She was born August 30, 1958. Her life was constantly being threatened. Her family pleaded with her to leave the country for her own safety. She refused to give into threats and be shadowed by a bodyguard. She was poisoned and almost died aboard a plane - on her way to Beslan to report and possibly act as negotiator during the school siege. She lived in constant danger. She was courageous. She was fearless but never reckless. She continued reporting on the plight of the Russian people under the rule of Putin. She continued to expose the human rights abuses in Chechnya of which she accused Russian security forces of the abuse. She felt it was her duty to accept the risks involved as a reporter in order to uncover and report the truth (she compared it to a doctor's duty to aid in the healing of ill patients). She authored two books: "A Dirty War: A Russian Reporter in Chechnya," (2001); "Putin's Russia: Life in a Failing Democracy" (2004) and had just completed her third; "A Russian Diary." Her last article, an investigation into the torture in Chechnya, was never finished. Ann Politkovskaya was murdered by a gunman while leaving her apartment on October 7, 2006. She died at the age of 48, leaving behind her son, Ilya and her daughter, Vera. She became the thirteenth journalist to be murdered in a contract style killing since Vladimir Putin came into power in 2000. She was the third murdered reporter from Moscow's Noveya Gazeta.
Colleagues at the Novaya Gazeta, published a special issue promising that "her killers will not sleep soundly." The paper also offered a one million dollar reward (£534,000) to solve her murder.
Mr Putin called the crime "horribly cruel" and stated that Russian authorities would strive to find and punish the perpetrators.
But he also played down the significance of Ms Politkovskaya's work.
"This journalist was a severe critic of the incumbent authorities in Russia; she was well known among journalists and human rights campaigners and in the West. However, her influence on the country's political life... was minimal."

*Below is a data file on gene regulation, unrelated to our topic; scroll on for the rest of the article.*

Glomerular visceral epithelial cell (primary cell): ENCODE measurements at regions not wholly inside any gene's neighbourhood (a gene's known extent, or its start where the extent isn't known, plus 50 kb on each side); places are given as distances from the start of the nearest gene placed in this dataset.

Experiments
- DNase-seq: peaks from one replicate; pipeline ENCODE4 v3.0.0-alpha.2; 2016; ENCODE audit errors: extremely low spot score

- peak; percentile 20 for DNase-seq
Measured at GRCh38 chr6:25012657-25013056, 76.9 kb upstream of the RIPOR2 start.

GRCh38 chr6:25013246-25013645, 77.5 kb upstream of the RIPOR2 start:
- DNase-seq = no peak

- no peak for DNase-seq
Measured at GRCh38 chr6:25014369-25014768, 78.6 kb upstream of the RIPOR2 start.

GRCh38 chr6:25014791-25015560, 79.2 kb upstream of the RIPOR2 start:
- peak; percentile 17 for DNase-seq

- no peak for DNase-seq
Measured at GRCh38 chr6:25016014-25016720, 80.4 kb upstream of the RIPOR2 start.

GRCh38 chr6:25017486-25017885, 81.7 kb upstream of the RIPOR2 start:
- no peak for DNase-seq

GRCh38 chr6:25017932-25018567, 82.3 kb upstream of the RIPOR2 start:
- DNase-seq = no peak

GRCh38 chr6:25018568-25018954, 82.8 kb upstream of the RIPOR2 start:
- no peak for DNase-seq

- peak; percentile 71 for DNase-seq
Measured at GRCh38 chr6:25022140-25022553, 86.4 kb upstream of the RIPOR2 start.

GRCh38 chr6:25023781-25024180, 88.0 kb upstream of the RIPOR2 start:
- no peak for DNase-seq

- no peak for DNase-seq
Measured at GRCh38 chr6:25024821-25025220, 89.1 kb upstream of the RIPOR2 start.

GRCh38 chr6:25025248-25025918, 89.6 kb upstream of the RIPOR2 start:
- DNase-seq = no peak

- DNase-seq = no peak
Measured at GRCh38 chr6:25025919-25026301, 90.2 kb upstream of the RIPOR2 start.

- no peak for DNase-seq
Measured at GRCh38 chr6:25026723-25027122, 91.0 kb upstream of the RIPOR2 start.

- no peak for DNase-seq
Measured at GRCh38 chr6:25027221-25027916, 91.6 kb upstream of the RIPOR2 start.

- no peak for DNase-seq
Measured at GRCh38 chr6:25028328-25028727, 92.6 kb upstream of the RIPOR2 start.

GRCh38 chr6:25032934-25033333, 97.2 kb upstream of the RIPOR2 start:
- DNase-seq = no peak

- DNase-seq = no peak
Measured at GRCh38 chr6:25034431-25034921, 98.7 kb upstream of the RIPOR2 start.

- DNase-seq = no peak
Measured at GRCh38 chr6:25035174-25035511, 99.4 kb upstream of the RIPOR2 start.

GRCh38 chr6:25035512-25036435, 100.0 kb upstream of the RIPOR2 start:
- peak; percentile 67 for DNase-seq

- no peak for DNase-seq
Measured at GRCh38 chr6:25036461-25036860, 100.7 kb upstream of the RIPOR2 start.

At a cemetery near Moscow, hundreds of mourners waited for hours in the rain to pass her coffin and say their last goodbyes.
"I think this was meant to show what happens if you speak out against the authorities. Unfortunately, we have very few journalists like her in Russia now." a women in the crowd said.
So much for Putin's theory that Anna's influence on her country's political life was minimal.
Her last article was released unfinished. It dealt with the horrific abuses of human rights, torture and humiliation in Chechnya by the Chechen Prime Minister Ramzan Kadyrov. Much of the footage of two Chechens being tortured was too bloody and distressing to broadcast.
Ten suspects have just recently been arrested in connection with her murder.
An excerpt from her book, "Putin's Russia:" This massacre of the innocents did not raise a storm in Russia. Not one television station broadcast images of the five little Chechens who had been slaughtered. The Minister of Defense did not resign. He is a personal friend of Putin and is even seen as a possible successor in 2008. The Commander-in-Chief himself made no speech of condolence.
I sit here, safely behind my computer screen, writing about this and that and THIS. THIS makes me want to do more. THIS makes me wonder what I have done so far? THIS is more than a story to me. THIS makes me see the importance of the written word. What are my responsibilities as a human being to other human beings, to my country, to all life in general and to this planet? What if all of us took a stance for human rights. What if we would not - not ever and under any circumstances - tolerate human rights abuses . . . indignity, suffering, torture, humiliation . . . untreated illnesses, homelessness, hunger, loneliness, despair, hopelessness, sadness, ignorance, illiteracy . . . any unkindness?
Are my glasses hopelessly rose-colored or will there ever come a day?